And speaking of size, how do you size your Cloud, your virtualized environment, your blade servers and UNIX racks?  Getting the initial “fit” right is critical; you need enough capacity to manage your business transaction volume, but you also don’t want to have too much - and you certainly don’t want to have too little. With pants you have options – you can roll your pants up if they’re too long and you might even use them as shorts or capris if they’re too short. But with resource capacity, too much is costly and too little can cost you even more – in terms of lost business/revenue and disgruntled customers and internal users.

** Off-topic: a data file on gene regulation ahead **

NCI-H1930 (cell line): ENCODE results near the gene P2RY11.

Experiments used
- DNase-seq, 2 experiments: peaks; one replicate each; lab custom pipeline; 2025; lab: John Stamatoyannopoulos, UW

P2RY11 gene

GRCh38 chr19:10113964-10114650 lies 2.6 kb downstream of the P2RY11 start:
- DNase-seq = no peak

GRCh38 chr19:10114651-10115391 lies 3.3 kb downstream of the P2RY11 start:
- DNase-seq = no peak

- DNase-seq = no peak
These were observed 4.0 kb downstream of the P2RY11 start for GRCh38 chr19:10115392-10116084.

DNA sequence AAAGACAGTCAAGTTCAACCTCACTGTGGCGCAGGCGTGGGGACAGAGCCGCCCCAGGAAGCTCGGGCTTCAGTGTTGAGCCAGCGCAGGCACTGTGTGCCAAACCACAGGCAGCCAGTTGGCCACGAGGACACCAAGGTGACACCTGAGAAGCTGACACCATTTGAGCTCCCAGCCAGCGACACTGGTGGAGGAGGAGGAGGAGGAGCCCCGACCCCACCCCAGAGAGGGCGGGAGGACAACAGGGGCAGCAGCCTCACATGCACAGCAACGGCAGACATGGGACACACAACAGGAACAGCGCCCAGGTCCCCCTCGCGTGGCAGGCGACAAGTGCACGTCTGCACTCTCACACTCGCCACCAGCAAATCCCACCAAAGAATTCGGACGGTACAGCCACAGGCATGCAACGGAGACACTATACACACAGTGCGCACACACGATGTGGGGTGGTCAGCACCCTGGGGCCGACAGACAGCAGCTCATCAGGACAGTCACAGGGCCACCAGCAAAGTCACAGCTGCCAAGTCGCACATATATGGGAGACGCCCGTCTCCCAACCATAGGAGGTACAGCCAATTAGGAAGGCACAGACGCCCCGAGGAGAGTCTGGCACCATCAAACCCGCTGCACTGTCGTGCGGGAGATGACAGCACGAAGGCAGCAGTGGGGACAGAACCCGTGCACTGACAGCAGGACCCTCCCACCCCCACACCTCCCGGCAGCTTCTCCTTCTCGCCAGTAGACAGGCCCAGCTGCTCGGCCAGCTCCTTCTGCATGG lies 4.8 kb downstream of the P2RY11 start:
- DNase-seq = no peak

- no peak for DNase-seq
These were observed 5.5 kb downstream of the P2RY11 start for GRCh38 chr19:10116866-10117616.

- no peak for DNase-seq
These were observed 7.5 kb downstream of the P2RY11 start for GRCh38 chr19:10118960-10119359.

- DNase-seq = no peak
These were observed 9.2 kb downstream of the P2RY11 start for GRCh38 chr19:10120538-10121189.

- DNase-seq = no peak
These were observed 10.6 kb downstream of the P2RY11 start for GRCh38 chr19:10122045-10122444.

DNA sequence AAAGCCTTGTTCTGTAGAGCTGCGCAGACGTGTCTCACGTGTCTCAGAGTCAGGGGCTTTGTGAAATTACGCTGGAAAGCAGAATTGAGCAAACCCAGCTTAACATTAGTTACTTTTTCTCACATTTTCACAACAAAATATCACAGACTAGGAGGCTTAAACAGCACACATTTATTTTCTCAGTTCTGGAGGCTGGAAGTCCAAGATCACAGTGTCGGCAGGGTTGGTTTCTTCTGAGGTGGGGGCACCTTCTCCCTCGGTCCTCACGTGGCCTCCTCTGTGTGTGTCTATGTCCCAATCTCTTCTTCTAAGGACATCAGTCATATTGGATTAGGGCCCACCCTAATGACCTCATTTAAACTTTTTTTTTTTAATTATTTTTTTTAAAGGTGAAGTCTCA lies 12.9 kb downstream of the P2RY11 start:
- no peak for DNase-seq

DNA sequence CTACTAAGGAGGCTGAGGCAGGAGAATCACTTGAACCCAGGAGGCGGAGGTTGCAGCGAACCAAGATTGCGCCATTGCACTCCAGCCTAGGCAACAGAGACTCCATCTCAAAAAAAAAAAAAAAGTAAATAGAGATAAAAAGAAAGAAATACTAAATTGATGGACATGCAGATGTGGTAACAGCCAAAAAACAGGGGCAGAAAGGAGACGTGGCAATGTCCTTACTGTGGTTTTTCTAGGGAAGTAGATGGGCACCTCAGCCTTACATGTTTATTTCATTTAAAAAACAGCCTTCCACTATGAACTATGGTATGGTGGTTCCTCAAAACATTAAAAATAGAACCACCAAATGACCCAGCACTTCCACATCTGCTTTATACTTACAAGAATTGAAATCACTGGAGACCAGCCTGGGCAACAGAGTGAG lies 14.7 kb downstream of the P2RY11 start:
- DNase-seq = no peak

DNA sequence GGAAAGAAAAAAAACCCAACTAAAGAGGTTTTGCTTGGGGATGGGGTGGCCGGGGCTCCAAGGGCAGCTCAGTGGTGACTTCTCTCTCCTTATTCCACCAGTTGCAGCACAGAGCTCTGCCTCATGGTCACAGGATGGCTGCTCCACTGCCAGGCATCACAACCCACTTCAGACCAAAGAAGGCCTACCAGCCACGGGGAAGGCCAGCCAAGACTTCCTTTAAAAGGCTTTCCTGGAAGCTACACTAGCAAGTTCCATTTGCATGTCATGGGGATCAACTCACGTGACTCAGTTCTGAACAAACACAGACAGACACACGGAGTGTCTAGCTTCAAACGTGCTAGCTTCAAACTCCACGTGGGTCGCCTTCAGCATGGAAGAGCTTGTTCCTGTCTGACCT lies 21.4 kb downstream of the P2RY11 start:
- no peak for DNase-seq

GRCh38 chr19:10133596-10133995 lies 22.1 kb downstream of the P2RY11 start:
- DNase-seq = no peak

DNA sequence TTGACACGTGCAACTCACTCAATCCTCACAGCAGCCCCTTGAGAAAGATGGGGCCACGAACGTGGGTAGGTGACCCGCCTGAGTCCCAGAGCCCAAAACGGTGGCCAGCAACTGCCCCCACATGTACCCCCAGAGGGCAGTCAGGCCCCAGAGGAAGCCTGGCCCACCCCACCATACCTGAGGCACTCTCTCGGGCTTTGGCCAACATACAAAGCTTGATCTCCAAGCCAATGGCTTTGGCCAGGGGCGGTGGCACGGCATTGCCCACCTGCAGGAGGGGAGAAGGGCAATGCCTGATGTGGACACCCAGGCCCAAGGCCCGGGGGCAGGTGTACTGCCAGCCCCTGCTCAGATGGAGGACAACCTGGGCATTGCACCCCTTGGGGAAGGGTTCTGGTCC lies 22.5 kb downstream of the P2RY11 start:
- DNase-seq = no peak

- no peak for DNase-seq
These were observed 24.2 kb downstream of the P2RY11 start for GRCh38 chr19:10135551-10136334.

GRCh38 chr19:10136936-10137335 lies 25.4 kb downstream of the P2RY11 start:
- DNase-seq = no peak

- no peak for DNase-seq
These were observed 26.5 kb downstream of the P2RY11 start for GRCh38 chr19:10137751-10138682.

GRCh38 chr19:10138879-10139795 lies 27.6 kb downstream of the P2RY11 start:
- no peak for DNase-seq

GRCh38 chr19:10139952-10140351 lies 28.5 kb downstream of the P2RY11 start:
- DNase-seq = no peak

So how do you get it right?  The VMware folks would like you to believe that a solution designed specifically to “fit” VMware vSphere implementations will fit AIX, Windows, Linux and everything else.  How likely is that?  In fashion, clothes crafted to flatter fashion models rarely adapt and flatter the wider range of body types in the real world.  In the IT world, getting your infrastructure “size” right requires some things that just aren’t there:

 

 

  • Platform-agnosticism – no matter what servers and hardware your application spans, it must be able to accurately estimate capacity needs.
  • Business-awareness – the ability to match resource (server, storage, network, etc.) to real business transactions (e.g. orders-per-minute or trades-per-second) ensures that IT capacity is continually aligned with cyclical business patterns and demands.
  • Application-visibility – understanding of the details of application usage – who uses it, what priorities are involved, what causes fluctuation in transaction volume for each one.